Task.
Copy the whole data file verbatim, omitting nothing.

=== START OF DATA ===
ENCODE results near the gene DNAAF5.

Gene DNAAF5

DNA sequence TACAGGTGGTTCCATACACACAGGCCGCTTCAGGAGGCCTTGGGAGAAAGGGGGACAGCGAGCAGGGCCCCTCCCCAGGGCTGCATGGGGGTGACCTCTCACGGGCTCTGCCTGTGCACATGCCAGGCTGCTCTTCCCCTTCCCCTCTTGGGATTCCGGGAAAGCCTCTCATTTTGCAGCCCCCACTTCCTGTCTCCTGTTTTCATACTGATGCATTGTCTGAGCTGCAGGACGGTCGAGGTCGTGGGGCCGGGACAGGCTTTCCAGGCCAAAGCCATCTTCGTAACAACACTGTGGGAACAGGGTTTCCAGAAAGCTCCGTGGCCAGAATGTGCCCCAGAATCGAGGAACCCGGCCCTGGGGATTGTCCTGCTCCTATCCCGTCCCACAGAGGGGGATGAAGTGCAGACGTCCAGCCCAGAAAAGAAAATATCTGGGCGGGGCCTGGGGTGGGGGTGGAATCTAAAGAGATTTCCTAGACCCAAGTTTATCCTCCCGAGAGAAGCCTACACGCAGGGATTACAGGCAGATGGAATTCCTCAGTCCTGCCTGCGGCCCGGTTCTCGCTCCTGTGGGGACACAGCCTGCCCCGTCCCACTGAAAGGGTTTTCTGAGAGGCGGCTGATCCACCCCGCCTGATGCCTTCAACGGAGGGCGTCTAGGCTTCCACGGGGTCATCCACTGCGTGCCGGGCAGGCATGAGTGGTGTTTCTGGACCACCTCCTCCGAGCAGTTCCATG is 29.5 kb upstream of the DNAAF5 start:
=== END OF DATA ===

ENCODE results near the gene DNAAF5.

Gene DNAAF5

DNA sequence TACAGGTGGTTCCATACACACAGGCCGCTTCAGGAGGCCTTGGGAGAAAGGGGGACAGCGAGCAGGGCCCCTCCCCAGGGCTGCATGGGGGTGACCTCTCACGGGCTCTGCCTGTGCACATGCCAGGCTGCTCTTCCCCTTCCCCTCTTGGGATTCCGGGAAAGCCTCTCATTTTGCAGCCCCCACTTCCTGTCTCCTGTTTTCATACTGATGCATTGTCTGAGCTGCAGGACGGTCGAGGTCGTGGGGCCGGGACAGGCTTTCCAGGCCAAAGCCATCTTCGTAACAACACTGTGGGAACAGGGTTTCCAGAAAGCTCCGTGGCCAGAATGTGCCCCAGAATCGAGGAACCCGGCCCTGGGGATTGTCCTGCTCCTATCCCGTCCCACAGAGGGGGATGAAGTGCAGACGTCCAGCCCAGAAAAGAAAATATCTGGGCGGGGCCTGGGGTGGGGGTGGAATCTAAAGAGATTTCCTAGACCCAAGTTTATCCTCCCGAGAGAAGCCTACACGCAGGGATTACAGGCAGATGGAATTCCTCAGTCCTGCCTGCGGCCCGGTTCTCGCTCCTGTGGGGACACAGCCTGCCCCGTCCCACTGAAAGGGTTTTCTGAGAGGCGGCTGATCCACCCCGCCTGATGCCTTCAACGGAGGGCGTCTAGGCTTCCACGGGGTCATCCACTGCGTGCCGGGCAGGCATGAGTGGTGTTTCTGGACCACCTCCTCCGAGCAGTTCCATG is 29.5 kb upstream of the DNAAF5 start: